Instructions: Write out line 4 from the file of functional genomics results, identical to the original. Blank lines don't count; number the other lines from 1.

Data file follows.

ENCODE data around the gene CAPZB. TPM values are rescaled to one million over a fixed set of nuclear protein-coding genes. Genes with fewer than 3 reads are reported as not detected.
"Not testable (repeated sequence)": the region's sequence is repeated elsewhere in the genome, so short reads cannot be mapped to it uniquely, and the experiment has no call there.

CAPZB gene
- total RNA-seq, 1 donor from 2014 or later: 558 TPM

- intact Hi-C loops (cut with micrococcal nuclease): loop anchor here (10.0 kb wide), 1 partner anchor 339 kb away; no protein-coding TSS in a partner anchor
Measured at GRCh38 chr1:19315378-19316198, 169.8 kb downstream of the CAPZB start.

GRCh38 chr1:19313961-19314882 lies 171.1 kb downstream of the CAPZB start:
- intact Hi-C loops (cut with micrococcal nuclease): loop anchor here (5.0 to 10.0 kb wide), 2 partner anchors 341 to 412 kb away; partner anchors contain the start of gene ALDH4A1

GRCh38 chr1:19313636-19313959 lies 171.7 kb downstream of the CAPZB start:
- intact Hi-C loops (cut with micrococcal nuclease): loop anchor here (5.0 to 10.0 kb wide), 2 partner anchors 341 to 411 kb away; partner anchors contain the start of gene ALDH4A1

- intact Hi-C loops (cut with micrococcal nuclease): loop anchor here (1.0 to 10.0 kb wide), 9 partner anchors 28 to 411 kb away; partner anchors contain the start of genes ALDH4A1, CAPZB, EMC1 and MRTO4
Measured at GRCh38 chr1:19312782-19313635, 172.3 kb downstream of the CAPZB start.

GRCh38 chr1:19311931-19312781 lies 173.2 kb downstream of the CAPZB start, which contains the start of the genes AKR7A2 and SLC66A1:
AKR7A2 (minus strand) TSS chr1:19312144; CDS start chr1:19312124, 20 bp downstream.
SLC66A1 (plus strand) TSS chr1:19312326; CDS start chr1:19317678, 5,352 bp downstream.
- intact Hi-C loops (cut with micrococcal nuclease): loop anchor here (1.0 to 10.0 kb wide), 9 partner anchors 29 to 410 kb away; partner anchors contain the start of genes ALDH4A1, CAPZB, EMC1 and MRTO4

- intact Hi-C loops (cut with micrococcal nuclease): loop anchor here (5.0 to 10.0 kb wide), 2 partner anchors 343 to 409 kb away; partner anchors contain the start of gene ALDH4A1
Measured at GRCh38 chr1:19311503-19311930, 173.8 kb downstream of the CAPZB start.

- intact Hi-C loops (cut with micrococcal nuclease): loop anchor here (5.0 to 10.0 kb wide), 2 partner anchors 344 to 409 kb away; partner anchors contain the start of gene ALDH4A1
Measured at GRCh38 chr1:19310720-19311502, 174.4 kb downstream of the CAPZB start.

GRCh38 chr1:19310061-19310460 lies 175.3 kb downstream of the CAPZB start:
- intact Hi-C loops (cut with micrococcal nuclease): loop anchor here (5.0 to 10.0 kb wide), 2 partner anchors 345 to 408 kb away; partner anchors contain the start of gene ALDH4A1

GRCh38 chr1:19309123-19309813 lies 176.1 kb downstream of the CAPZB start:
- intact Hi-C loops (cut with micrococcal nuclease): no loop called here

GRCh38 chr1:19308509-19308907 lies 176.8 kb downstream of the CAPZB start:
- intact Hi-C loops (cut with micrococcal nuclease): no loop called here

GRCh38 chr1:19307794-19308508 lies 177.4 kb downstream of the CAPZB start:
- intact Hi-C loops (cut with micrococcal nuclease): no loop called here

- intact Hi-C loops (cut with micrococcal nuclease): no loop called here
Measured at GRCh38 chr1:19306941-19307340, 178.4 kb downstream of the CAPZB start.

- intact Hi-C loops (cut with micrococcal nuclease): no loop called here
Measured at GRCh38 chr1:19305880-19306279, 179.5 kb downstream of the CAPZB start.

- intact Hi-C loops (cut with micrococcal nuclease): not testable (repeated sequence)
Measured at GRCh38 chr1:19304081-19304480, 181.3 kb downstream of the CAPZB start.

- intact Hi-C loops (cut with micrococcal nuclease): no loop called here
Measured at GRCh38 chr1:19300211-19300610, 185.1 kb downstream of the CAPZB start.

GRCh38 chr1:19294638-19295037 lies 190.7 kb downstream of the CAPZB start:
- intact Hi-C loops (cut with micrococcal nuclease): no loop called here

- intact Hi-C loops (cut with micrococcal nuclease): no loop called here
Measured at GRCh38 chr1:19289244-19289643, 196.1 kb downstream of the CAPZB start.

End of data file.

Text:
- total RNA-seq, 1 donor from 2014 or later: 558 TPM